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Angular Momentum of an asteroid

  1. Jan 11, 2006 #1
    I understand the concept of angular momenum, but I do not understand how to use it in this problem:
    An asteroid of mass 1.0 * 10^5 kg, traveling at a speed of 30 km/s relative to the Earth, hits the Earth at the equator. It hits the Earth tangentially and in the direction of Earth's rotation. Use angular momentum to estimate the fractional change in the angular speed of the Earth as a result of the collision?

    First off, what is fractional change?
    I set up a conservation of momenum problem, momentum of Asteroid + momentum of Earth= momentum of Asteroid prime + momentum of Earth prime.
     
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  3. Jan 11, 2006 #2

    Tide

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    The fractional change in angular momentum is

    [tex]\frac {\Delta L}{L}[/tex]
     
  4. Jan 11, 2006 #3
    This is my first post. I don't usually plea for help like this but I have been stuck for some time? Thanks Tide. How do I find the momentum prime of the Earth? I don't understand how exactly the asteroid affects it.
     
    Last edited: Jan 11, 2006
  5. Jan 11, 2006 #4
    there's an inelastic collision when the asteroid hits the earth
     
  6. Jan 11, 2006 #5
    So I set up a conservation of momentum and a conservation of energy situation. How do I find the radius of the asteroid? Don't I need the radius and/or the initial angular velocity of the asteroid?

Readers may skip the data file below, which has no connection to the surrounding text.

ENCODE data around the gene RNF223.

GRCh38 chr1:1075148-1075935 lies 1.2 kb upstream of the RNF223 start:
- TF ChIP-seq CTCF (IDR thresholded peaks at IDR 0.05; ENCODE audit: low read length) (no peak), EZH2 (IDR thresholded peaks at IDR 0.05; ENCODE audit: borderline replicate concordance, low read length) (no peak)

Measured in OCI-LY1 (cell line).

7. Jan 11, 2006 #6
    Ie(We-Weprime)=Ia(Waprime-Wa)
    I cannot seem to find the velocity without the moment of inertia of the asteroid. How do I do this without knowing the radius of the asteroid?
     
  8. Jan 11, 2006 #7
    I think that momentum is the same units, linear or angular. This is a tough problem. I would add the linear momentum of the asteroid to the angular momentum of the earth since it hits tangentially, and check to see if the added mass of the asteroid is significant enough to change the I of the earth.
     
  9. Jan 11, 2006 #8
    another definition for angular momentum is mass*velocity*radius
     
  10. Jan 11, 2006 #9

    Tide

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    Take the asteroid to be small compared with the Earth so its moment of inertia is just that of a point particle - or just write its angular momentum as [itex]L_a = m_a v_a R_e[/itex] which is correct at the time of impact given the asteroid makes a tangential hit.
     
  11. Jan 11, 2006 #10
    Thanks. I have never seen that form of angular momentum before and was unaware that the asteroid would take on the Earth's radius.
     
  12. Jan 11, 2006 #11

    Tide

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    I am sure you have. That is how angular momentum is usually introduced in physics courses:

    [tex]\vec L = \vec r \times \vec p[/tex]

    If you're taking an engineering course, however, they may introduce it in terms of moments of inertia.
     
  13. Jan 11, 2006 #12
    Actually, our course(not engineering, just high school Physics) introduced it as the rotational analog to angular momentum, with the moment of inertia being analagous to mass in linear momentum. I understand how that form is derived though.
     
  14. Jan 11, 2006 #13

    Tide

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    Oh, I see. I assumed it was a college course.

    In that case, you can use a moment of inertia approach in which case you'll approximate the asteroid as a point "revolving" about the Earth's axis so [itex]I_a = m_a R_e^2[/itex]. The appropriate angular velocity is then found from [itex]v = \omega R_e[/itex]
     
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